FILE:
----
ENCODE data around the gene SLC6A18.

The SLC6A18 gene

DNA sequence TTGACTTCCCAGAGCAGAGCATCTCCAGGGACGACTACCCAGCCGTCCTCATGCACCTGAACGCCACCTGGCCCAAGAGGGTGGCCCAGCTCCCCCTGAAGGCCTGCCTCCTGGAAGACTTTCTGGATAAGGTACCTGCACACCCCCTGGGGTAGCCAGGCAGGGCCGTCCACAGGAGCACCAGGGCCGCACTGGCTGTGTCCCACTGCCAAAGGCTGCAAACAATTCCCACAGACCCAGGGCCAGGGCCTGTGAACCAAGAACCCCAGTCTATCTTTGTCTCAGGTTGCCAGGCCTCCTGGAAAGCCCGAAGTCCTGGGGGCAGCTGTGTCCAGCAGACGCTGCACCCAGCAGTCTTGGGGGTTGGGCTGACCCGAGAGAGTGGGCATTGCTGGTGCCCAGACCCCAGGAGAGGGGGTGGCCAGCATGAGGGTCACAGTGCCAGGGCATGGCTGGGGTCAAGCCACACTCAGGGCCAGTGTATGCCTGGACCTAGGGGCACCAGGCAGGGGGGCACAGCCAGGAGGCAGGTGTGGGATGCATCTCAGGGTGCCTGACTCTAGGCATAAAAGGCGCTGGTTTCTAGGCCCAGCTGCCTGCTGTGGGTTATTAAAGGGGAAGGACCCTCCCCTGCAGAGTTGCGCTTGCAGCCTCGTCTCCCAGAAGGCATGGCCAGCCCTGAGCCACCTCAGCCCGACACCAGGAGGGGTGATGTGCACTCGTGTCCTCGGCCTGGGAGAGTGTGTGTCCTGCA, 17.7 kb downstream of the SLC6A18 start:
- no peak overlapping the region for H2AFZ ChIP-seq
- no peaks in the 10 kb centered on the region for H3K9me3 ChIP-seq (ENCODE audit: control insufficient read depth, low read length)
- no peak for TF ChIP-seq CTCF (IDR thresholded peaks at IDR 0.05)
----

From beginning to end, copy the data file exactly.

ENCODE data around the gene SLC6A18.

The SLC6A18 gene

DNA sequence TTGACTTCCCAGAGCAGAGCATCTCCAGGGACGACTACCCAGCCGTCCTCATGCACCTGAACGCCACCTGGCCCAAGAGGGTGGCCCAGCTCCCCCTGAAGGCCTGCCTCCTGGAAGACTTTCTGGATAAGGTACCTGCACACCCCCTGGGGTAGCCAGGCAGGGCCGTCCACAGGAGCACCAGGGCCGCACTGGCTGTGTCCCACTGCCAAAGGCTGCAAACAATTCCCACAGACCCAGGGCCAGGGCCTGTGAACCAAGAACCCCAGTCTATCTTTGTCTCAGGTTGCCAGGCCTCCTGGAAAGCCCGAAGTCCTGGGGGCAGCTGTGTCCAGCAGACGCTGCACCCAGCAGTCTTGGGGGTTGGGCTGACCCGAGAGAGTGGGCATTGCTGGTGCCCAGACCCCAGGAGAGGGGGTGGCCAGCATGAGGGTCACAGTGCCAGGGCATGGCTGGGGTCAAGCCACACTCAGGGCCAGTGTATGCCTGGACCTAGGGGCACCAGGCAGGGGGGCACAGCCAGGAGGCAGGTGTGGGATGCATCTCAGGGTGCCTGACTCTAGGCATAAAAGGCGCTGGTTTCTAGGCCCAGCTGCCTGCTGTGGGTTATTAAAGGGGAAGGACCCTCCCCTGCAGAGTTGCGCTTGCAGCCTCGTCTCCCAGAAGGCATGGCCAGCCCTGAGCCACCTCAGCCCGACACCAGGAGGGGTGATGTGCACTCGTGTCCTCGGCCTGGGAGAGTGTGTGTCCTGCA, 17.7 kb downstream of the SLC6A18 start:
- no peak overlapping the region for H2AFZ ChIP-seq
- no peaks in the 10 kb centered on the region for H3K9me3 ChIP-seq (ENCODE audit: control insufficient read depth, low read length)
- no peak for TF ChIP-seq CTCF (IDR thresholded peaks at IDR 0.05)